Precipitation extremes, from heavy rainfall to droughts, pose great risks to a country’s economic development and their societal health. Throughout the world, standing water and flooding as a result from heavy rainfall has created vulnerabilities to waterborne disease outbreaks, indoor air quality problems, to infrastructure damage including roads, buildings, and industrial facilities. Drought and extreme heat conditions have been associated with a broad set of health hazards including degraded air and water quality, have impacted human migration, and have damaged transportation such as roads, rail lines, and airport runways. The Development and Public Health Applications area encourages the use of satellite precipitation data from the GPM mission in development decisions and public health, particularly involving socioeconomic development issues and infectious diseases.

World Resources Institute Ethiopia
NASA’s Earth observation data are used in a wide variety of ways to improve life for humans and other animals across the world every day. Our climate is changing, and these changes include differences in temperature and precipitation patterns around the globe. As you might imagine, these changes bring about both anticipated and unanticipated consequences that have a profound impact on people around the world. Many organizations are responding to the amazing yet complicated wealth of data that can be used to successfully monitor many aspects of our global environment. The World Resources
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Vector-borne diseases are responsible for over 17% of all the infectious diseases globally. Many of these diseases are preventable through protective measures, provided local authorities are aware of the potential outbreaks of the responsible vectors. Vectors are living organisms that are able to transmit diseases between humans or from animals to humans. These diseases include but are not limited to cholera, malaria, dengue fever, Zika, schistosomiasis, and West Nile fever.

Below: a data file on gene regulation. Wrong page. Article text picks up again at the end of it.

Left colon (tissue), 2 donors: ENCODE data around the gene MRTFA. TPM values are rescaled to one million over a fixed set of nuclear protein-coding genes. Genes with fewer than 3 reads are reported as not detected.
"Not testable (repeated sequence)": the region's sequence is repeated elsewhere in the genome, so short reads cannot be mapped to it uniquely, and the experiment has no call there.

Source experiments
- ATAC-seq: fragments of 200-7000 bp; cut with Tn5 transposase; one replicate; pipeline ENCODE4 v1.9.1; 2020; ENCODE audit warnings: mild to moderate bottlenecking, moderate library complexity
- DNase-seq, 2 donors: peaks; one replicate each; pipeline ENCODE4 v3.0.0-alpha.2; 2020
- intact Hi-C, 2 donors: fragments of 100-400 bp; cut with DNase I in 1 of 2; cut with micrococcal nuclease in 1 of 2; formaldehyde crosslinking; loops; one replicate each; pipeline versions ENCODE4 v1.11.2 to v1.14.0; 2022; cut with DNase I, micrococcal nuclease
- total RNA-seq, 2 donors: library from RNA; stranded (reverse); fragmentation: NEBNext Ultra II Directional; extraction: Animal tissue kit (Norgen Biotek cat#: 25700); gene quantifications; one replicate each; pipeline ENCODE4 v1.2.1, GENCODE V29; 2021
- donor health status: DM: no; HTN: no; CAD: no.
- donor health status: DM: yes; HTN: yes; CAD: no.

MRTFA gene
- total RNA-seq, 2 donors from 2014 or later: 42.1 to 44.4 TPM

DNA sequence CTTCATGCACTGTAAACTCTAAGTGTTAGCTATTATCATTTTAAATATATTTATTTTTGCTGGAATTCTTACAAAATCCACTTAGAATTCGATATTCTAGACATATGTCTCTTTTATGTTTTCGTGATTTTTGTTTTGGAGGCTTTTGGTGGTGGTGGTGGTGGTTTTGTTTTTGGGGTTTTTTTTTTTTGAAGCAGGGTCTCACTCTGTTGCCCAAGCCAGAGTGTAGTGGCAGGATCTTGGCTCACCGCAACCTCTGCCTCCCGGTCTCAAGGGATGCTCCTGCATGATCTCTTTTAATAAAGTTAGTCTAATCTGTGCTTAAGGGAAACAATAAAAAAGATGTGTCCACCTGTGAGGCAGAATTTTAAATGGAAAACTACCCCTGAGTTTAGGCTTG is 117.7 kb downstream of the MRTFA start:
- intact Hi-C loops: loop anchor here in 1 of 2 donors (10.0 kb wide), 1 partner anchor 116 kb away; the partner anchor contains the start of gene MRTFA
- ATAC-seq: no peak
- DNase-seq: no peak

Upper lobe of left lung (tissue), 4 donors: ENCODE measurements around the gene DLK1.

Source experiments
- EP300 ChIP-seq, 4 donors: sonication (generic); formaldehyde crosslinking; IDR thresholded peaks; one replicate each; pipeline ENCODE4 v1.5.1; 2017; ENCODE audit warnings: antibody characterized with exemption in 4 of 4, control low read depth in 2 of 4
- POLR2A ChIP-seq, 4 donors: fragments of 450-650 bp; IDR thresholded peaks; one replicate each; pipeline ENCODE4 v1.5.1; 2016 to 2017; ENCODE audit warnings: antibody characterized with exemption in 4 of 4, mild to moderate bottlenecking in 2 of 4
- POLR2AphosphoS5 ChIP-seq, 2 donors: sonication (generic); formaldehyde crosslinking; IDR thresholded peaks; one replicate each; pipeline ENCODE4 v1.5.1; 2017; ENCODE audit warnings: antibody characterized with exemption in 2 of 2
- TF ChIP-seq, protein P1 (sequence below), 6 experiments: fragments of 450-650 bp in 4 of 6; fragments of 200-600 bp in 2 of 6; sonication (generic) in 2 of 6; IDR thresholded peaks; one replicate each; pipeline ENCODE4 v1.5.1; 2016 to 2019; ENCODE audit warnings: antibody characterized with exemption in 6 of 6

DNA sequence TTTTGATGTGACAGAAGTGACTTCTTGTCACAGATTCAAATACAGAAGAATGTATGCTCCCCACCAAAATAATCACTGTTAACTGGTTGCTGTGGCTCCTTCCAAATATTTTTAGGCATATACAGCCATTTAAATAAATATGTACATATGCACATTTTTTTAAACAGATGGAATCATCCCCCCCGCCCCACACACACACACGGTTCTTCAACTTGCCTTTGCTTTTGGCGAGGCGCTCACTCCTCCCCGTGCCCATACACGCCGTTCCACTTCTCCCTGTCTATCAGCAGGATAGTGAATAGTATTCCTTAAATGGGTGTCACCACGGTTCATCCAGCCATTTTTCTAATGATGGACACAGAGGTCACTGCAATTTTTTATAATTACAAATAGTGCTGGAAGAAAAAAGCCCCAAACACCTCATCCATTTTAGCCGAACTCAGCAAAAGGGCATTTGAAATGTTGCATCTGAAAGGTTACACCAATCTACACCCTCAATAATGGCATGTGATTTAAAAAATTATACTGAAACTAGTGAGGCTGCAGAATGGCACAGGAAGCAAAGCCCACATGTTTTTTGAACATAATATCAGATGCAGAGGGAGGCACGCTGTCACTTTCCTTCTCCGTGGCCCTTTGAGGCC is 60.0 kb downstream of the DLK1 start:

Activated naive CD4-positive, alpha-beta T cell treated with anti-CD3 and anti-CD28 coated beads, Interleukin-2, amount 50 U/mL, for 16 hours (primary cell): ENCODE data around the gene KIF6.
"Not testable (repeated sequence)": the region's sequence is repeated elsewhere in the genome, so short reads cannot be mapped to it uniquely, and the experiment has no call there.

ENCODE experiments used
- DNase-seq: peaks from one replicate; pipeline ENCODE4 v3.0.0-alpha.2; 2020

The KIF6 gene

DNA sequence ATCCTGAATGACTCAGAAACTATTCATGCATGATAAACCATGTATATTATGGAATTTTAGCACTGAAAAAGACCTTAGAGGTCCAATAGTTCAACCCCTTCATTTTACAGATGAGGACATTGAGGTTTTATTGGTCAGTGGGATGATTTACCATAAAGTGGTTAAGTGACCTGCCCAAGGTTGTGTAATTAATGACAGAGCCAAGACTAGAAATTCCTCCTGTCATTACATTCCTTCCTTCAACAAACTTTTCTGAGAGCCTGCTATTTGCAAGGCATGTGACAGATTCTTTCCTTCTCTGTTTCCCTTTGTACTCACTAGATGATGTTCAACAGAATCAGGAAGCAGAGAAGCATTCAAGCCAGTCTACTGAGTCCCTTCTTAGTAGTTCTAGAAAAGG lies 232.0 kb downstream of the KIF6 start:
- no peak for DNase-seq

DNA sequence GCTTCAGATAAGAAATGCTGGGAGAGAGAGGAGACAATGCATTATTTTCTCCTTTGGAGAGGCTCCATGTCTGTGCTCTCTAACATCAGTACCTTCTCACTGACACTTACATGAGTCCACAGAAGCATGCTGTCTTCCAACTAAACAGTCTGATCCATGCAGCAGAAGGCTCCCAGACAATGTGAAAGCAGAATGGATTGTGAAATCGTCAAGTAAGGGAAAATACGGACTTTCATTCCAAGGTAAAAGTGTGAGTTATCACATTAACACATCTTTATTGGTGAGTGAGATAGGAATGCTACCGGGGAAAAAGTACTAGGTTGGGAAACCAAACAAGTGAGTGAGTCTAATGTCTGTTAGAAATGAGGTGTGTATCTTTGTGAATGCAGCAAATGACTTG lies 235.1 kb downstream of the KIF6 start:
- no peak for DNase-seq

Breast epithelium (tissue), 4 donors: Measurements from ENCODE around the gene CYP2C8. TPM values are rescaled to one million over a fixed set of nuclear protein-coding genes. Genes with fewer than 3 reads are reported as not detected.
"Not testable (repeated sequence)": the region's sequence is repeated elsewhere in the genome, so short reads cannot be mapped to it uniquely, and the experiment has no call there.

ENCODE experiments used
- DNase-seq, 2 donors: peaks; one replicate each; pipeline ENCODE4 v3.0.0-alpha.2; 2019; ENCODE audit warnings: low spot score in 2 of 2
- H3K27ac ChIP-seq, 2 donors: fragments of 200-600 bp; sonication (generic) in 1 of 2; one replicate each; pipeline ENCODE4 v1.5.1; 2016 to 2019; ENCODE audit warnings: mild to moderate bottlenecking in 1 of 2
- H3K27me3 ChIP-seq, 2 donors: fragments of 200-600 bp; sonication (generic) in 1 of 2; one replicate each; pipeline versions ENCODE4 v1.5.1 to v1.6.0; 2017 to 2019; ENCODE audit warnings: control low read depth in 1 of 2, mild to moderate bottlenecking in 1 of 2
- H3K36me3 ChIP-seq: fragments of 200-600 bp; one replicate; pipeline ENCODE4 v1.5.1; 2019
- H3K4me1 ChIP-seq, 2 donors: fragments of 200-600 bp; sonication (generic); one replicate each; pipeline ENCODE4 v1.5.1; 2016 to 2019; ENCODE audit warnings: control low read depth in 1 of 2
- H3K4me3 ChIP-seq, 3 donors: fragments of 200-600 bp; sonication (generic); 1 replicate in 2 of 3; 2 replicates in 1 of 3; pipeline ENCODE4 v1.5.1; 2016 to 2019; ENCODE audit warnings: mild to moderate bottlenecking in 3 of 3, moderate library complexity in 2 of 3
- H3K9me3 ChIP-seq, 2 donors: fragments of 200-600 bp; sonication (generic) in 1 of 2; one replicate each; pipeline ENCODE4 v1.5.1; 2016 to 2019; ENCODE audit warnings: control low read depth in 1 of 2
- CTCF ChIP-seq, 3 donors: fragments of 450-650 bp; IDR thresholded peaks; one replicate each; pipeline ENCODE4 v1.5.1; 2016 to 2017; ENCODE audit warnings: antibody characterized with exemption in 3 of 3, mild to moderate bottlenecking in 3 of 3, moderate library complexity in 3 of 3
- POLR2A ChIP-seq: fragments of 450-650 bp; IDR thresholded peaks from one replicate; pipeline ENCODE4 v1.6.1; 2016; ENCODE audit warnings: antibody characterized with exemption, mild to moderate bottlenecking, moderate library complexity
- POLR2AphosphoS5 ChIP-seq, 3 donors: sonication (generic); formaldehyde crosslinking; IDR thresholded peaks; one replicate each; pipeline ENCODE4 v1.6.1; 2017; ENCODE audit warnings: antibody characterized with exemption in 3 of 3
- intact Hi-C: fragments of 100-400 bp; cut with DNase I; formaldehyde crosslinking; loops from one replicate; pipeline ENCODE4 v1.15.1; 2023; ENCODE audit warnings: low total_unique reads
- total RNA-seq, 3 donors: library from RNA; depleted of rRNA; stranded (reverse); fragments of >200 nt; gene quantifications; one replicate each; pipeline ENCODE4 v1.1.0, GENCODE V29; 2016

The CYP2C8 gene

Using Precipitation Data to Track Cholera
Diarrheal diseases such as cholera continue to be a public health threat. Prediction of an outbreak of diarrheal disease, specifically cholera, following a natural disaster remains a challenge, especially in regions lacking basic safe civil infrastructure such as water, sanitation and hygiene (WASH). The underlying mechanism of a cholera outbreak is associated with disruption in the human access to safe WASH infrastructure that results in the population using unsafe water containing pathogenic vibrios. Presence and abundance of Vibrio cholerae, the causative agent of cholera, are related to modalities of the environment and regional weather as well as the climate systems.